In addition to the response above, I think it contributes to painting a picture of the class system in Maycomb and Scout's rejection of the status quo, both of which will be integral parts of her understanding of the trial.
Scout's school experience introduces us to the Cunninghams, the Ewells, the bus children and how they compare with Scout intellectually. Scout, far superior, still has moral values and sees how the aforementioned gimmicks are truly a rip-off.
Scout is not okay with the system of school, nor will she later be okay with the system of racism when she watches it unfold in the trial.
Additionally, I think Lee takes this school experience chapter to stab at the problems of public education... ironically many of those same problems still exist today. We try to serve the needs of a diversely growing group of children in a society where information grows faster than our teachers.
I think it is also especially relevant that Lee is taking on the educational system as well as the class and race situation in her novel. It is interesting to note that even today education is based on theory that is often not as good in practice as it is on paper. Scout bucks the system in many ways. She is a nonconformist in a society that asks us to conform or else. Her first day at school emphasizes this because she is far more advanced and far more worldly than her classmates and even than her teacher. She understands poverty, to an extent, better than Miss Caroline does (although she does not really gain a true understanding of what she knows until the story progresses). Ultimately, Scout learns that you have to learn how to live within the system even as you seek to change the system.
Harper Lee seems to have two purposes in presenting such a detailed description of Scout's first day of school. First, she uses the event to provide more information to the reader about Scout's character. We discover that Scout is independent (especially when she is away from Jem) and that she is precocious and extremely intelligent. We also find out from the scene that Scout struggles with how to respond to adults who are not open-minded like Atticus and Miss Maudie and who treat her like a simple child.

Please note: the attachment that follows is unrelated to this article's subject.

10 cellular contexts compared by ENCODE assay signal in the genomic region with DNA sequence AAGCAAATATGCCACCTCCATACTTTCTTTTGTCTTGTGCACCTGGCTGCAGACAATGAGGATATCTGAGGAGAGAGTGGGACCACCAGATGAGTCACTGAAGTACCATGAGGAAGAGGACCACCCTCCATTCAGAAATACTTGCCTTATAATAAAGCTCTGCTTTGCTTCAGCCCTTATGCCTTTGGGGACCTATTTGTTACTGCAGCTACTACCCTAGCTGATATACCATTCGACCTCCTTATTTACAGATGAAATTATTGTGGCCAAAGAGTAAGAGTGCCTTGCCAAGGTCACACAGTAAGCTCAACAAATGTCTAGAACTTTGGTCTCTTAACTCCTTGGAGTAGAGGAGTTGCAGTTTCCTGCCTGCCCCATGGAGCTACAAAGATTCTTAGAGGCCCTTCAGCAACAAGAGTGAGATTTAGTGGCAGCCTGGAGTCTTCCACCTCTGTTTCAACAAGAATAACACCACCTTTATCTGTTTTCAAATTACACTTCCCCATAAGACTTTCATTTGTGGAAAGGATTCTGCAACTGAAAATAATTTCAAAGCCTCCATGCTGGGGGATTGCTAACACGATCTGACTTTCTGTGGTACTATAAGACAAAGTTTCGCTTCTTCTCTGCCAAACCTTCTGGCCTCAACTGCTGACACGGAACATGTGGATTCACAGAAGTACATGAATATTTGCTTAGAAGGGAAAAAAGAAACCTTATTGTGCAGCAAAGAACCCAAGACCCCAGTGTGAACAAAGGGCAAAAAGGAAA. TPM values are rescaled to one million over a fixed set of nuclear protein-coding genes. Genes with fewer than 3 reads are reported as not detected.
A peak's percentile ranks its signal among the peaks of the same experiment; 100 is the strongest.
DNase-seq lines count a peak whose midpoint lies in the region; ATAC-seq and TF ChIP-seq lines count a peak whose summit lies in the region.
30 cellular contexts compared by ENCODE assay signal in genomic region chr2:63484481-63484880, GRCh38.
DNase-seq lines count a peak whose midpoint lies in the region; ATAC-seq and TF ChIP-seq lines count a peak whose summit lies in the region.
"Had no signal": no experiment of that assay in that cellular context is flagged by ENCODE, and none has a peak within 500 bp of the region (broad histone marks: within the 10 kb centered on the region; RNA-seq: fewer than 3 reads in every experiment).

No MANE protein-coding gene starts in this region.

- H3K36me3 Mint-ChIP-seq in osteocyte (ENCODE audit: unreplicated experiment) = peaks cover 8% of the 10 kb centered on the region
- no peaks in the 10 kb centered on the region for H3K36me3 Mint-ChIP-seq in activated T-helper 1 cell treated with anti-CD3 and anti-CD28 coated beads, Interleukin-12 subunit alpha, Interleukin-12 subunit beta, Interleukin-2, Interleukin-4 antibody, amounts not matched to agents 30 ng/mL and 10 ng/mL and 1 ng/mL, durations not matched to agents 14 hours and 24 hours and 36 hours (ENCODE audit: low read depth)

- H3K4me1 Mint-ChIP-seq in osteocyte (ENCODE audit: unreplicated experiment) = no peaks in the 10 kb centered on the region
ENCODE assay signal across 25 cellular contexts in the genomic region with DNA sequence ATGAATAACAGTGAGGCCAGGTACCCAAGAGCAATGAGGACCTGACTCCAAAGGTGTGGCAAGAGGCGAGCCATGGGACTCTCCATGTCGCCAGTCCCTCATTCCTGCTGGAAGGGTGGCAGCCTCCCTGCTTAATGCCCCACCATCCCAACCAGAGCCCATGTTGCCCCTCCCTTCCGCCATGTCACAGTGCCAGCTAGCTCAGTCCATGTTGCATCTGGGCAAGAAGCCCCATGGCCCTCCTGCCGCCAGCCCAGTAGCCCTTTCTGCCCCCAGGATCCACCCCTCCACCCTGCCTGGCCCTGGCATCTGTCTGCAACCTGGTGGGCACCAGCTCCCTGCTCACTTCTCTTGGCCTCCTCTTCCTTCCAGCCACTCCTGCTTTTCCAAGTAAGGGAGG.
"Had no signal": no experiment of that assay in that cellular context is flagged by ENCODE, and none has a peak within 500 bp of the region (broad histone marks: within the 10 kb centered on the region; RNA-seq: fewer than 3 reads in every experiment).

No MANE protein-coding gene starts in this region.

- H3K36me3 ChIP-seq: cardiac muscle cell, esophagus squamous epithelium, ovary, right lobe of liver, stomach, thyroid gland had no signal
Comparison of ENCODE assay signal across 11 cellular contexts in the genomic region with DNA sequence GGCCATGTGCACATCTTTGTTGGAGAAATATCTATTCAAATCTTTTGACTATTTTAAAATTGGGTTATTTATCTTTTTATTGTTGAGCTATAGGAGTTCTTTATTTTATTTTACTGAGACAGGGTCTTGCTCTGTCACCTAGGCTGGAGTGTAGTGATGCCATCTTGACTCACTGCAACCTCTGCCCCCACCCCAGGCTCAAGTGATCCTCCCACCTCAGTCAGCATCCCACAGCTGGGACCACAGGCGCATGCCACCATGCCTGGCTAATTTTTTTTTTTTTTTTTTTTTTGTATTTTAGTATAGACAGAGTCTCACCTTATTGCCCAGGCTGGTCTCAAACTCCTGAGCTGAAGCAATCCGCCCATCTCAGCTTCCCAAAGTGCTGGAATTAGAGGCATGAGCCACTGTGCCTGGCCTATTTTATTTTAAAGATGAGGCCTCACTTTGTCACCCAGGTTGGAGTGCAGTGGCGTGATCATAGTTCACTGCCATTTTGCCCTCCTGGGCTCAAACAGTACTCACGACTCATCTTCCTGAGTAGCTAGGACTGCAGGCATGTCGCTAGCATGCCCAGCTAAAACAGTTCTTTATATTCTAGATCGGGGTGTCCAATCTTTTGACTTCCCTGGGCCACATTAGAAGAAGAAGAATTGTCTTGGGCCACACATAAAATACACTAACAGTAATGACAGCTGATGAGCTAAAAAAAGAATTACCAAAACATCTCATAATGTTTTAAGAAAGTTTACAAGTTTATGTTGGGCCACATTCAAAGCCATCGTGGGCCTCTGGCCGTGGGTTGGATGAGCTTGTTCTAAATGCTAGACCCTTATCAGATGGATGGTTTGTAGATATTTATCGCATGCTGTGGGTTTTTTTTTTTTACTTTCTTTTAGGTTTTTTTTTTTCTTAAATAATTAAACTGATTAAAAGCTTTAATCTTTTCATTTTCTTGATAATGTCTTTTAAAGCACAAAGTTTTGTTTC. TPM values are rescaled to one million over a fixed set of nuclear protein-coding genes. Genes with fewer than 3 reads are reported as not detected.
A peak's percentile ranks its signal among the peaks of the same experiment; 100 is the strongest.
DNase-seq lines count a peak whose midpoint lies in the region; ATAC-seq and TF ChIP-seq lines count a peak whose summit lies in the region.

Secondly, Lee incorporates a satire of the education system of her childhood in order to shed light onits flaws. Miss Caroline represents not only a new teacher's tendency to try different "gimmicks" with her students but also her insecurity as a newcomer to Maycomb's culture and to education in general. Lee's underlying attitude toward the public school system of her day is ridiculing and ironic. She seems to present education as holding back inquisitive, high-achieving students (hence, Miss Caroline's telling Scout not to read) and as being homogeneous in its methods--teach all students the same no matter their home environment, learning styles or abilities.